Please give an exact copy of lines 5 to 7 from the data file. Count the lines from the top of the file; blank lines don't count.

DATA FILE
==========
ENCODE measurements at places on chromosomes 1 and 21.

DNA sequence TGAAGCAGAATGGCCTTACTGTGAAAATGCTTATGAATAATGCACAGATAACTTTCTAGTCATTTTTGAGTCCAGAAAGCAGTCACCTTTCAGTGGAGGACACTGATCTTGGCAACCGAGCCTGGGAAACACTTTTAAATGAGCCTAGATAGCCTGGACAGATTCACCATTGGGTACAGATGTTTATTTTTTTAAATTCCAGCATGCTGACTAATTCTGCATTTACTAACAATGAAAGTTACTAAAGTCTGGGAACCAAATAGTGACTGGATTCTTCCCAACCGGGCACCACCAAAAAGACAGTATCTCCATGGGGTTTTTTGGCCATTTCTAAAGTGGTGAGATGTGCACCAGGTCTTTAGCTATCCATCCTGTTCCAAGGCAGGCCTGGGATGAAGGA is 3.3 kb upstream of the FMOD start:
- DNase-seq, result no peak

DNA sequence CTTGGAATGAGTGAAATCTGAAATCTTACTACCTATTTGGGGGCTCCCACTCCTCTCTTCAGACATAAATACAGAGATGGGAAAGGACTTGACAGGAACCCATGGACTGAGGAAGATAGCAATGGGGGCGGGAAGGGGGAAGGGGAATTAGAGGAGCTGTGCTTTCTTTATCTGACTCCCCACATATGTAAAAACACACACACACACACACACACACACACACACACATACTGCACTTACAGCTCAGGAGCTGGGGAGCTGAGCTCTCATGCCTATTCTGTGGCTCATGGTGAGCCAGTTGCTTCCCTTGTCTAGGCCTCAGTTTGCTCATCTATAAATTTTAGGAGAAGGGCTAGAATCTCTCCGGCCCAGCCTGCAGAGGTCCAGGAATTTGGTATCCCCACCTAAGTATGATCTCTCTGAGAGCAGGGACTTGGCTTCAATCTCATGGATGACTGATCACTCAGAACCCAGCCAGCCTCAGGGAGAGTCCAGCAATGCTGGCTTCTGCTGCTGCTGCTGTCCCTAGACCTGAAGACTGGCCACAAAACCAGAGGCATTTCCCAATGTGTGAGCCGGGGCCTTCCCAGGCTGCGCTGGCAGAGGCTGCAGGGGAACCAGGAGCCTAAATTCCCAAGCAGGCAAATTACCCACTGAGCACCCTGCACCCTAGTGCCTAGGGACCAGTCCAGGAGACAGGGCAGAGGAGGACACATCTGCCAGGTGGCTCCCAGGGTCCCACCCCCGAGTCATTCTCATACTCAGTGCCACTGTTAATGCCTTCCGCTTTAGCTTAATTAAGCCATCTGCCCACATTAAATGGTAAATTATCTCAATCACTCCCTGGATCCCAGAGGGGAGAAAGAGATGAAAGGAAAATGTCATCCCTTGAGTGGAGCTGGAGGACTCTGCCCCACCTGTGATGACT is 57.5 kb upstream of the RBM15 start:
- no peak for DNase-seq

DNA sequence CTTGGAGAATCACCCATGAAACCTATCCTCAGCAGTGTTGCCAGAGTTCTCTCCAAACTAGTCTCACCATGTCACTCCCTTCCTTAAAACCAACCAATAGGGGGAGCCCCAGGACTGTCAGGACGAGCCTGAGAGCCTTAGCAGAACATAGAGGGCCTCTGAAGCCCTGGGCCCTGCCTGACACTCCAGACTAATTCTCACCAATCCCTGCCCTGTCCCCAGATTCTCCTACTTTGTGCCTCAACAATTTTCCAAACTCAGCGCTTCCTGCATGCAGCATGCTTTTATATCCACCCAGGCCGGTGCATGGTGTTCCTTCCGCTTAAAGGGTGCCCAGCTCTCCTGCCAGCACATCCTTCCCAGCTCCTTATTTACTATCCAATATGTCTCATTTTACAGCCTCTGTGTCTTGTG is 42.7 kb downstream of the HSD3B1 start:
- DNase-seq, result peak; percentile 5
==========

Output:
- no peak for DNase-seq

DNA sequence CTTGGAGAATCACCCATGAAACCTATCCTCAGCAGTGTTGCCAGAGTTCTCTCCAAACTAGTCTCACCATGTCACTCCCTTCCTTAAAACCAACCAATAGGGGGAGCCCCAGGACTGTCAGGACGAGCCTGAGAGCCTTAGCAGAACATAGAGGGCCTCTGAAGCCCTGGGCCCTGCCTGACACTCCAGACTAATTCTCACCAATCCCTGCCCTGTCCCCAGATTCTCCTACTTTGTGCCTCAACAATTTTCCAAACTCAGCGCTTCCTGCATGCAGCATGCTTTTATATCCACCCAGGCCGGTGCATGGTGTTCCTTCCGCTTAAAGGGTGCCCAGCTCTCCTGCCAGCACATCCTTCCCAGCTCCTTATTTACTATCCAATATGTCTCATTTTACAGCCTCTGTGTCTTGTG is 42.7 kb downstream of the HSD3B1 start:
- DNase-seq, result peak; percentile 5